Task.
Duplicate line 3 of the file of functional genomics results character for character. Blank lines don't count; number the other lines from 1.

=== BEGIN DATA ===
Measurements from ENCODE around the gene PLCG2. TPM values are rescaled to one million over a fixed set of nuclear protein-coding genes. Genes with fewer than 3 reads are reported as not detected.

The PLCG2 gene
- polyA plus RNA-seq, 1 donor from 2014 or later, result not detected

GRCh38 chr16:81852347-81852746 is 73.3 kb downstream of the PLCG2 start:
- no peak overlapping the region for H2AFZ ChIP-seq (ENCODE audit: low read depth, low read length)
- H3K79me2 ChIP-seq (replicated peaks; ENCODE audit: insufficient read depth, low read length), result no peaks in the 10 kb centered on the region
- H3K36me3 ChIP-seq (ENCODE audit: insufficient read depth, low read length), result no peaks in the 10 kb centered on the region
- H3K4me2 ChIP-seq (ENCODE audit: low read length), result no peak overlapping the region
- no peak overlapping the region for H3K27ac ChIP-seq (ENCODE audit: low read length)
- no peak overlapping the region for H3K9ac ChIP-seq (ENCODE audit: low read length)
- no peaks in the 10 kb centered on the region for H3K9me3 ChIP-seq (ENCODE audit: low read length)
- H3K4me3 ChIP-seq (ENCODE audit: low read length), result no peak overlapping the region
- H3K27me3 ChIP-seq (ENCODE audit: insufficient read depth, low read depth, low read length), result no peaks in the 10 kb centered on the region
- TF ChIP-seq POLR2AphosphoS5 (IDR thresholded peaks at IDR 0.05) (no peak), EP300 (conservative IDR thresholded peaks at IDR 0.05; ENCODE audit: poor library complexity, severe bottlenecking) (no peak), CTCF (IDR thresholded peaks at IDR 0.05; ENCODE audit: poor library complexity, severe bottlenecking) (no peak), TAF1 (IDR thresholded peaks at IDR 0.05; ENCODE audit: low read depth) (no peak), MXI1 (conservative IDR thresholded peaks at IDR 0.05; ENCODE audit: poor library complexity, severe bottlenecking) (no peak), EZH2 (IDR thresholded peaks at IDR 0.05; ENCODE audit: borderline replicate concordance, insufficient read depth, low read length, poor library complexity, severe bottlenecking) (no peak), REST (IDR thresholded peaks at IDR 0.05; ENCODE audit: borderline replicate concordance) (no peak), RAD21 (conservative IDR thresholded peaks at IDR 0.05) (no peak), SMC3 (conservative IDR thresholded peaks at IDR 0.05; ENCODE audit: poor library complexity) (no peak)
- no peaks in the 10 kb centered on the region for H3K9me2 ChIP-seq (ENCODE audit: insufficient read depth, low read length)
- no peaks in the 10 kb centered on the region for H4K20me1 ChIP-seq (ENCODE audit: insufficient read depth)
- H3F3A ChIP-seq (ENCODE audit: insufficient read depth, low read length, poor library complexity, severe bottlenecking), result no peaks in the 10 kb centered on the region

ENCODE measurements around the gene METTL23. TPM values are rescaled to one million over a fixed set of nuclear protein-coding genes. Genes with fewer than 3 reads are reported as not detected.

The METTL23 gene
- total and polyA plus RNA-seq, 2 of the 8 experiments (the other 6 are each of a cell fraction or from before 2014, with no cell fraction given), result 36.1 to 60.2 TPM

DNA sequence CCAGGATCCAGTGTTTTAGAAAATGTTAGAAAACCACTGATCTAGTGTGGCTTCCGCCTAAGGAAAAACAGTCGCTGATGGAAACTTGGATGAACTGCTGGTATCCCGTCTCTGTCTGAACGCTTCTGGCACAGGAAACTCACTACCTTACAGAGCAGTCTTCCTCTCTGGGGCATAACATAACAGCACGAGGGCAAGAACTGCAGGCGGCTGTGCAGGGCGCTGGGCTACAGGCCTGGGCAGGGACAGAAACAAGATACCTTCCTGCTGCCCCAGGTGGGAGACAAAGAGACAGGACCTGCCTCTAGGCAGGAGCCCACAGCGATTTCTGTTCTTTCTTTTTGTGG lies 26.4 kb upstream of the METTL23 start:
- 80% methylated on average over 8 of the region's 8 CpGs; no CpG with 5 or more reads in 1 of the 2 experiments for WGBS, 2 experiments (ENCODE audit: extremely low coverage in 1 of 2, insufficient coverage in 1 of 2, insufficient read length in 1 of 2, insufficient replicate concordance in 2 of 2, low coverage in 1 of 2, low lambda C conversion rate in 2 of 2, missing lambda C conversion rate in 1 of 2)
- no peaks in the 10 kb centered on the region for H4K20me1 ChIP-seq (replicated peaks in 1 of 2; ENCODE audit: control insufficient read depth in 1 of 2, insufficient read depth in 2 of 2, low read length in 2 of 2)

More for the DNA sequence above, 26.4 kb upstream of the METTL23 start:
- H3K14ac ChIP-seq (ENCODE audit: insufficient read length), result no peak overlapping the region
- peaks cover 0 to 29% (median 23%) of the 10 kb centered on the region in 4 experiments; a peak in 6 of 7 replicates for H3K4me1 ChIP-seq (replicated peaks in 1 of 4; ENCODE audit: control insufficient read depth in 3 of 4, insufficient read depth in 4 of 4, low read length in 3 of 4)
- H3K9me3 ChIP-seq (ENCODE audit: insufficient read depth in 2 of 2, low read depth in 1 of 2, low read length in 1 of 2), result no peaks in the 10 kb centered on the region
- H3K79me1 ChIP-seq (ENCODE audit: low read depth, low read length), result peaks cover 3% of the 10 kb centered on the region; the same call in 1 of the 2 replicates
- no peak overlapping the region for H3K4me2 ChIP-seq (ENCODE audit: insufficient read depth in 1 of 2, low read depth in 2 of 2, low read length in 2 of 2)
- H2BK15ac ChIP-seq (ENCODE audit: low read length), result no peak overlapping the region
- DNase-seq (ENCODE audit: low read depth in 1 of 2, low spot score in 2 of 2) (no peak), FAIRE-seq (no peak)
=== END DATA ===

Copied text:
- polyA plus RNA-seq, 1 donor from 2014 or later, result not detected